EPI Long Term Unemployment Past 15 Years
This is a common example of timeline use - charting two time series together using different scales (Y Axes) for each series. The Economic Policy Institute (EPI http://www.epinet.org/) often makes use of time series graphics to illustrate the points they are making.
For more information about this particular graphic, check out: http://www.epinet.org/content.cfm/webfeatures_snapshots_11102004 .
Joining a relatively simple graphic as the one above, and a detailed text explanation is a powerful combination that lets the reader/viewer evaluate the claims against the easily visible data in the chart. Contrast this verbal/graphic/numeric combination of evidence with claims that are made only in words. You may or may not agree with what EPI has to say, but at least for the data presented, you don't have to take their word for it. You can see for yourself.
For example, with the data above, if someone had said: "over the past year of economic recovery as measure by growth in GDP, the percentage of the unemployed who have been out of work for more than 39 weeks has stayed close to its 15 year high and is about twice as high as it was four years ago", you could visually inspect the chart and validate or invalidate the claim yourself by eye and by rough approximation. If you had the actual data series numerically (e.g. in an Excel spreadsheet), you could check out these claims precisely.
Without the graphical representation, you would be dependent on your source. Not only that, the whole pattern of change of unemployment over the past 15 year (such as the long period of steady reduction from 1992 to 2000) and the way that these two factors roughly track with each other would be lost.
What do you think after reviewing this graph and the accompanying EPI text? What did they miss? What other factors should be considered? Do their statements extract the essence from the graphics and help viewers understand the situation better? How would you have described this situation?
Contrast the EPI approach in their posting with the recent Bureau of Labor Statistics (BLS) report on unemployment: http://www.bls.gov/news.release/pdf/empsit.pdf which contains a pair of graphs covering trends over the past 3 years.
Or consider the BLS text and table only report of this same information at: http://www.bls.gov/news.release/empsit.nr0.htm . Consider in particular the opening text paragraphs:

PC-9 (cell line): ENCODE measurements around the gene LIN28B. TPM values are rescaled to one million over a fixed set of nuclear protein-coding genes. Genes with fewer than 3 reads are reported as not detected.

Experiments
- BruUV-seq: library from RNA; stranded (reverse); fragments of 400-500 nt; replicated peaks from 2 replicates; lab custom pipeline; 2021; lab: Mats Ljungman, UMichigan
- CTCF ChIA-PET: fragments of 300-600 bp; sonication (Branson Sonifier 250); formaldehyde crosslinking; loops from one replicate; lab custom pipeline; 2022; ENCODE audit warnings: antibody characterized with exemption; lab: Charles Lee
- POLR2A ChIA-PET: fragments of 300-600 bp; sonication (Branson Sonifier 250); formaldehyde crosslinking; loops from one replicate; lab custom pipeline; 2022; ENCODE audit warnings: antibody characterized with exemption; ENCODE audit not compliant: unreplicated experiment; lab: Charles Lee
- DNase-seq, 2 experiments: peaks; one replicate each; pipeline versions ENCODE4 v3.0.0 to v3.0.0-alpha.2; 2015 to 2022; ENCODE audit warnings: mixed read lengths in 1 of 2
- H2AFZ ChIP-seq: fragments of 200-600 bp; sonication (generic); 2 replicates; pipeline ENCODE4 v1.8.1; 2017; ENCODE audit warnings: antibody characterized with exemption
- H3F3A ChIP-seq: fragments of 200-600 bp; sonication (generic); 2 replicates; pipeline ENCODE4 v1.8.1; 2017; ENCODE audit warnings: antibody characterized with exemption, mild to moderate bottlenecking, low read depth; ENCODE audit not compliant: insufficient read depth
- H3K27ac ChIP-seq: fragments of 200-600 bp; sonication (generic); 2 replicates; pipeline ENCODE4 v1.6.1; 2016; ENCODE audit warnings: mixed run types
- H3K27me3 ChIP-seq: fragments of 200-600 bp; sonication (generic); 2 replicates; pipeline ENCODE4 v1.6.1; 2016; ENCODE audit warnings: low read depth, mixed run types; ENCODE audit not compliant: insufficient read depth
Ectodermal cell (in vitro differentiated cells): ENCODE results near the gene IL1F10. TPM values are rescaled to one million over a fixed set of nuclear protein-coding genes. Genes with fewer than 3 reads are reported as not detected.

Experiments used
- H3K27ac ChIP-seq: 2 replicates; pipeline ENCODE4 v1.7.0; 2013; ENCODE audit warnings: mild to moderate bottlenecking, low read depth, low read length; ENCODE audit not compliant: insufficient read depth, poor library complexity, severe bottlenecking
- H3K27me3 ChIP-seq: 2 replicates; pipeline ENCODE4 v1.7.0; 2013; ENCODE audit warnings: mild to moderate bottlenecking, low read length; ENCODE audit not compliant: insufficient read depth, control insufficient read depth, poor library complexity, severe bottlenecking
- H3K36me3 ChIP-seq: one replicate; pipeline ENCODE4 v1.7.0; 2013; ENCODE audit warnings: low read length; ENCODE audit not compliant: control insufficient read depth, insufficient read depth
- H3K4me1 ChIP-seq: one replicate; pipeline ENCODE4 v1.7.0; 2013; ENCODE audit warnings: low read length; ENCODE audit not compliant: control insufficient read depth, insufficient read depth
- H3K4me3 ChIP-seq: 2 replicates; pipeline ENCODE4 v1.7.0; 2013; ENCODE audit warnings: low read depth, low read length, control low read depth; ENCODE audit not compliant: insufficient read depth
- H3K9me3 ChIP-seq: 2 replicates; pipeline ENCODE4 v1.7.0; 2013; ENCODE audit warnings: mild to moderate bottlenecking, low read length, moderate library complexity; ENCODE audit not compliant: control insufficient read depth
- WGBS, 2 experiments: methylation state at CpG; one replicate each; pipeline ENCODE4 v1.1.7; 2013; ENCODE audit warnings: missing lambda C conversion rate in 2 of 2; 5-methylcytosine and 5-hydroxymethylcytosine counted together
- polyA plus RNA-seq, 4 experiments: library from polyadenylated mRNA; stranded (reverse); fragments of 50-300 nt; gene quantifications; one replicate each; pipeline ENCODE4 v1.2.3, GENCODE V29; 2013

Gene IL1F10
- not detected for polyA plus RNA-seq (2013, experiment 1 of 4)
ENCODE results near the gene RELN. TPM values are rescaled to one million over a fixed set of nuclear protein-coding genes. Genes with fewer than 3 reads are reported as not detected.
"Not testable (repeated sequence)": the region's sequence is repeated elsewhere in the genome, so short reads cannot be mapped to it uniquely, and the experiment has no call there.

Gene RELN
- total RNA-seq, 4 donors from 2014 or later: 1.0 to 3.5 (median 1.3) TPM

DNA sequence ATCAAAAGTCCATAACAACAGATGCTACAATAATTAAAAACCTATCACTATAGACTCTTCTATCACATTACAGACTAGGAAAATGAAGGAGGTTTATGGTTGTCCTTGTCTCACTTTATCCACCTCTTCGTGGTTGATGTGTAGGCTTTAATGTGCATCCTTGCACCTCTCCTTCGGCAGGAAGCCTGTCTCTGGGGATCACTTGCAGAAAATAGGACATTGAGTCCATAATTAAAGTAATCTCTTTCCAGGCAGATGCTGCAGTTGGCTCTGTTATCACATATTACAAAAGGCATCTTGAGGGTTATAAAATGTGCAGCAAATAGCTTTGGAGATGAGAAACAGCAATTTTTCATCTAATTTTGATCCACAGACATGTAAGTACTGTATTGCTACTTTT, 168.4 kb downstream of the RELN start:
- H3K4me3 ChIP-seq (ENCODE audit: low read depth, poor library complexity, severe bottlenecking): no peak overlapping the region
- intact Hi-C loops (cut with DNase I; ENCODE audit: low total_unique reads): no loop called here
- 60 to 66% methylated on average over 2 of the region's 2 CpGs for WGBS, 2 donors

THE EMPLOYMENT SITUATION: OCTOBER 2004
Nonfarm payroll employment increased by 337,000 in October, and the unemployment rate was about unchanged at 5.5 percent, the Bureau of Labor Statistics of the U.S. Department of Labor reported today. Construction employment rose sharply over the month, and several service-providing industries also added jobs.
Unemployment (Household Survey Data) Both the number of unemployed persons, 8.1 million, and the unemployment rate, 5.5 percent, were essentially unchanged from September to October. The jobless rate has held fairly steady thus far this year and remains below its most recent high of 6.3 percent in June 2003.
How much would you really understand about unemployment if this was all you were given - text only with no numbers and no graphs and the choice of emphasis and comparison left in the hands of the presenter?
Time scale is very important. The view of unemployment in a 3 year graph (BLS) looks a lot different from the 15 year EPI graph. Neither one of them is "right". Each of them reveals some details and hides others. Understanding trends in full depends on being able to look at a range of time scales and a range of factors. We will be returning to this theme in later posts.
Finally consider one more way that unemployment data could be presented by checking out this entry at The Heritage Foundation which includes many time series graphs and much textual explanation. http://www.heritage.org/Research/Economy/wm582.cfm
You may or may not agree with the conclusions of this document but each statement can be checked against the graphics shown. There are many graphs including both a 25 year and a 15 year view of the unemployment rate which adds further perspective to the charts discussed above.
Putting EPI, BLS and The Heritage Foundation together, what do you think? What else do you need to know? What other factors? What other timescales?